The Significance of RAS-Like Mutations and MicroRNA Profiling in Predicting Malignancy in Thyroid Biopsy Specimens

Nicole A. Cipriani, Daniel N. Johnson, David H. Sarne, Peter Angelos, Ward Reeves, Tatjana Antic

Research output: Contribution to journalArticlepeer-review

7 Scopus citations


In cytologically indeterminate thyroid nodules undergoing molecular testing, estimated risk of malignancy is variable. Identification of a non-cancer-specific mutation (RAS-like) confirms a neoplastic process but does not differentiate between benign, malignant, and low-risk neoplasms. This study aims to retrospectively evaluate institutional experience of Interpace (ThyGeNEXT® and ThyraMIR®; Pittsburgh, PA) testing and to determine the rate of malignancy in resected nodules, stratified by mutational analysis and microRNA profile. Of 1917 fine need aspirations, 140 (7.3%) underwent Interpace testing: 47 (33.6%) were molecular-not-benign (harbored mutation, fusion, and/or positive miRNA) and 93 (66.4%) were molecular-benign (no mutations or fusions and negative microRNA). Surgery was spared in 79.6% of molecular-benign and 61.4% of all tested patients. Fifty-four (38.6%) underwent resection. Seventeen (89.5%) of the resected molecular-benign were benign and 2 were malignant. Thirteen (37.1%) of the resected molecular-not-benign were benign, 7 (20%) were noninvasive follicular thyroid neoplasm with papillary-like nuclear features (NIFTP), and 15 (42.9%) were malignant (p < 0.05, negative predictive value (NPV) 89.4–95.6%, positive predictive value (PPV) 22.3–42.8%). Most molecular-not-benign (72.3%) had RAS-like mutation. Twenty-three were resected: 3 were malignant and 7 were NIFTP. Nodules with non-RAS-like mutations (BRAF V600E-like, others) were more likely to be malignant than RAS-like (H/N/KRAS, BRAF K601E) (p < 0.05, NPV 86.9–96.5%, PPV 100%). Most nodules had RAS-like mutations and most were benign or low-risk neoplasms (NIFTP). This study supports the role of histologic examination in the distinction of malignancy in RAS-like thyroid neoplasms and underscores the role of molecular testing in risk stratification, patient counseling, and operative management.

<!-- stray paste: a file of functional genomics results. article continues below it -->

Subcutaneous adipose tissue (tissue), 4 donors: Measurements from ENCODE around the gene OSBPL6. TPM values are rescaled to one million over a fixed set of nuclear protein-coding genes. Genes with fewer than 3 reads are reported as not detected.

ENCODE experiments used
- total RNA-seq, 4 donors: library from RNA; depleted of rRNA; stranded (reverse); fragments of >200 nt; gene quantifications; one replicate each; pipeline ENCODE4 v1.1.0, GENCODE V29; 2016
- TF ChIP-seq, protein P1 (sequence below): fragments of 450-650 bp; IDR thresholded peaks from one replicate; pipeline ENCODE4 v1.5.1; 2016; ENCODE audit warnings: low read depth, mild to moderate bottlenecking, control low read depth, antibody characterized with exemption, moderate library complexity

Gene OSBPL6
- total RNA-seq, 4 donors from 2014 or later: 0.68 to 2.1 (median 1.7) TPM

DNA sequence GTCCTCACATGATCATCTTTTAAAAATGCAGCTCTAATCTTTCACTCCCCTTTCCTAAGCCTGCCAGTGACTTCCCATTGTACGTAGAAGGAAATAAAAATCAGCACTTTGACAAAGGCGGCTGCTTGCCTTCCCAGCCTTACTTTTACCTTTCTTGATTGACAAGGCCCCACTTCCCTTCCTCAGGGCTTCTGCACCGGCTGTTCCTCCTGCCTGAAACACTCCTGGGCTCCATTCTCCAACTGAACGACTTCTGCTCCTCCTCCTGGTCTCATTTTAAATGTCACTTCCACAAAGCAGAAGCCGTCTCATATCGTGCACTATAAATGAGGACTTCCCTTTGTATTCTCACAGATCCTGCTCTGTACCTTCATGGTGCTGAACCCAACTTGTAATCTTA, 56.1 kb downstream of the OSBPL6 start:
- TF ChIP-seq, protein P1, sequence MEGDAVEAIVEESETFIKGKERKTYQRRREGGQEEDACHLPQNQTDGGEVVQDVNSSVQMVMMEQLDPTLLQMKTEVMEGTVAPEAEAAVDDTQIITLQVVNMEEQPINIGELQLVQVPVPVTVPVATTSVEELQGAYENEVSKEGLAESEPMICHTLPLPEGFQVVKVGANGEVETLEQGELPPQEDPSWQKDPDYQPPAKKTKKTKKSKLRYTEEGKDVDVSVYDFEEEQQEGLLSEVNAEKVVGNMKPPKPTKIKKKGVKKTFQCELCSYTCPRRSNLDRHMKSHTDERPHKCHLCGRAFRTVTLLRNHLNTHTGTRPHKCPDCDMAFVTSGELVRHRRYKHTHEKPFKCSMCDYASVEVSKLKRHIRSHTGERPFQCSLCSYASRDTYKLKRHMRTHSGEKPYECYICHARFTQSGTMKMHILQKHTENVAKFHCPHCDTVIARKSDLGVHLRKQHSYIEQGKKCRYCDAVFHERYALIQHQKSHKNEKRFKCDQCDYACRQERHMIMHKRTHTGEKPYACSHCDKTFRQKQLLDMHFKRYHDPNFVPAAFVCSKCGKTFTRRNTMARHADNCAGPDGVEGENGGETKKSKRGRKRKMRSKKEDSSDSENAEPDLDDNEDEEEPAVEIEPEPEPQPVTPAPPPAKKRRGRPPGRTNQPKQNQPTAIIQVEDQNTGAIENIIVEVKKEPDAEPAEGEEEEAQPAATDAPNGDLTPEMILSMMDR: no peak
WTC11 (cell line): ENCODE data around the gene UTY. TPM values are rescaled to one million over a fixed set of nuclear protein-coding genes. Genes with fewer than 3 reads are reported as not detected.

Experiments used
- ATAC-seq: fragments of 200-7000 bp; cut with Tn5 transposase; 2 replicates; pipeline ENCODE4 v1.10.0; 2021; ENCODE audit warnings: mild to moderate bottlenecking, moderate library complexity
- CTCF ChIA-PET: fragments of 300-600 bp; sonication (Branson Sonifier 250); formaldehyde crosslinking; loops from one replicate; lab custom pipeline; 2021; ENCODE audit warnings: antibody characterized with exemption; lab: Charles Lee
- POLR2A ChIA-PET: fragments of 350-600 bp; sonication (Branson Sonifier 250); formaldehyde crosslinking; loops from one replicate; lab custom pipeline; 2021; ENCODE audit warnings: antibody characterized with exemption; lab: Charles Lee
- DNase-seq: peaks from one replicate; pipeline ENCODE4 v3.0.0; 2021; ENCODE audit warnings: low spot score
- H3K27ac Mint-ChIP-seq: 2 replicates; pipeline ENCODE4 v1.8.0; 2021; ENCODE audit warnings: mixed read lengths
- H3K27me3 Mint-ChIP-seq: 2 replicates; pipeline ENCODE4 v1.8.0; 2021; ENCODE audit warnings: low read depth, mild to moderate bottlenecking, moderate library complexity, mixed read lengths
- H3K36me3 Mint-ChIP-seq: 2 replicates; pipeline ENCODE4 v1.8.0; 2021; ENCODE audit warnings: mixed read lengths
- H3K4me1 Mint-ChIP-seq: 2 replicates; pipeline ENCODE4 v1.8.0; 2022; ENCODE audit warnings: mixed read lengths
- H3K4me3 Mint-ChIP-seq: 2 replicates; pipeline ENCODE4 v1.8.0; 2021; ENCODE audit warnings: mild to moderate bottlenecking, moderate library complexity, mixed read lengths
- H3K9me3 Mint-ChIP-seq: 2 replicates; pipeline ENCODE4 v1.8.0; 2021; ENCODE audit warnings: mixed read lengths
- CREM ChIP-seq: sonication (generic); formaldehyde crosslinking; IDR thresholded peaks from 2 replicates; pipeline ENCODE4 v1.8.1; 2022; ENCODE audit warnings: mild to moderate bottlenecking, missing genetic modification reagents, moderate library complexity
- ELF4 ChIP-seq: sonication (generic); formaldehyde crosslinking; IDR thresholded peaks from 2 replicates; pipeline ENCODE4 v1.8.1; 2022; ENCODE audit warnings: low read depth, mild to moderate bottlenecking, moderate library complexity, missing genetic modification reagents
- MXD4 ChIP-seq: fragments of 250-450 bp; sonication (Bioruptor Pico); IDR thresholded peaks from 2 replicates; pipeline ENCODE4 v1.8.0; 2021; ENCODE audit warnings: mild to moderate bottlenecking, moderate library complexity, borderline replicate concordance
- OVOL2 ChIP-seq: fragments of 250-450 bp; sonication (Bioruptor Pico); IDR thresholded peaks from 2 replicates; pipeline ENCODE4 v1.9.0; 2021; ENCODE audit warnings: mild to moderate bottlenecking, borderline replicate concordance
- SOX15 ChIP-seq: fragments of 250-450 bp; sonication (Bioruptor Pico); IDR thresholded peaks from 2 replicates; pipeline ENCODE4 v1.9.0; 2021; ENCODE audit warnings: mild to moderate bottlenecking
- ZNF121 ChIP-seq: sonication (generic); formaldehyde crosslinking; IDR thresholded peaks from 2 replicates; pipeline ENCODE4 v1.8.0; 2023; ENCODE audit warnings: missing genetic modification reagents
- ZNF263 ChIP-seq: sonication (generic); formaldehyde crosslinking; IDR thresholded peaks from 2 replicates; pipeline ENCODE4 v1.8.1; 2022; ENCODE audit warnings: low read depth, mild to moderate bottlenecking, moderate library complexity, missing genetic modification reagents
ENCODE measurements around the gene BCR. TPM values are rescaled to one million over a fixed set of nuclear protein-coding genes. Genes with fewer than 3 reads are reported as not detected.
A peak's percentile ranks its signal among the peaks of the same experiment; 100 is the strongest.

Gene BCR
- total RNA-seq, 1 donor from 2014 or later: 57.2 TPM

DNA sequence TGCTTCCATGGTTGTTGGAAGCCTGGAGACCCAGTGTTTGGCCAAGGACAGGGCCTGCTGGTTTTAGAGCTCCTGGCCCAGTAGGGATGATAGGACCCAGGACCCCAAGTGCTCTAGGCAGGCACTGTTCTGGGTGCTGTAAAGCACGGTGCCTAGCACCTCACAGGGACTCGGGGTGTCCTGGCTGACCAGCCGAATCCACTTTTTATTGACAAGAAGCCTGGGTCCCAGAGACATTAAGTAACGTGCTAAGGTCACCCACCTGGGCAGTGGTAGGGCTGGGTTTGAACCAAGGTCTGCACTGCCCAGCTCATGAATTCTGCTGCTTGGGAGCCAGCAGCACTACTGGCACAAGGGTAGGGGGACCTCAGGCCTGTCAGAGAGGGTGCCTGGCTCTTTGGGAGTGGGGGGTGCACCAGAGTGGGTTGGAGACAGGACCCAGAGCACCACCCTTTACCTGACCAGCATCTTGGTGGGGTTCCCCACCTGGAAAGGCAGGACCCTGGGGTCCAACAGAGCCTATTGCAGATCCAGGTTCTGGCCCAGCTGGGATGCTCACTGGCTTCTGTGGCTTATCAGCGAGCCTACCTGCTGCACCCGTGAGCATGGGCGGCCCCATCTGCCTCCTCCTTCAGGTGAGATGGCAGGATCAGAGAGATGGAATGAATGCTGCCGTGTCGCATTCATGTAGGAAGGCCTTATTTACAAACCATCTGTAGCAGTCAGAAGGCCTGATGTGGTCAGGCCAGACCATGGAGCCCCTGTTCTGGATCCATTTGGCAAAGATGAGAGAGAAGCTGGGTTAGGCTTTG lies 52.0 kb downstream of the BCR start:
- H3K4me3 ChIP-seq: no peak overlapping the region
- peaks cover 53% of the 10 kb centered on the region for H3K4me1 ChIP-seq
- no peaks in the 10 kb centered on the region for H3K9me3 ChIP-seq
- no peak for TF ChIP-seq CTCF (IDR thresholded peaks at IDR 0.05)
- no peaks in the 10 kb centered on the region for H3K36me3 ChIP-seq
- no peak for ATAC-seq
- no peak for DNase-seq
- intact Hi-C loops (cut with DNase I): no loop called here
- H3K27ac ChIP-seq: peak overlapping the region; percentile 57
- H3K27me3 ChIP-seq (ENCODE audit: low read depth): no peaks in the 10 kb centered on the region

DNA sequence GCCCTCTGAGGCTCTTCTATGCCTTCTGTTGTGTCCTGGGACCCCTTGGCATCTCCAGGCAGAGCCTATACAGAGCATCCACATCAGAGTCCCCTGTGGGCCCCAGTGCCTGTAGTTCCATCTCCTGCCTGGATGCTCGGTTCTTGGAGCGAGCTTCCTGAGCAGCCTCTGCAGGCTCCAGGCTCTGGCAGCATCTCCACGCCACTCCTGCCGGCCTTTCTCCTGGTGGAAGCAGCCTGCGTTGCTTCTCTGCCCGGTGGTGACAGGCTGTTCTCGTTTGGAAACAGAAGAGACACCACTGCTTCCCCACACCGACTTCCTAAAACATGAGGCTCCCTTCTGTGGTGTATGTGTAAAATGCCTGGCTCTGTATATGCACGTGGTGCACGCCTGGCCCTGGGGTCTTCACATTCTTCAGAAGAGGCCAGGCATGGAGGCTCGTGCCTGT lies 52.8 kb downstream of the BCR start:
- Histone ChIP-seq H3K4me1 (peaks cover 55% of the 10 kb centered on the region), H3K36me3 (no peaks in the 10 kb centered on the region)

Original languageEnglish
Pages (from-to)446-456
Number of pages11
JournalEndocrine Pathology
Issue number4
StatePublished - Dec 2022
Externally publishedYes

Bibliographical note

Publisher Copyright:
© 2022, The Author(s), under exclusive licence to Springer Science+Business Media, LLC, part of Springer Nature.


  • Fine needle aspiration
  • MicroRNA profile
  • Molecular testing
  • RAS-like mutation
  • Thyroid biopsy


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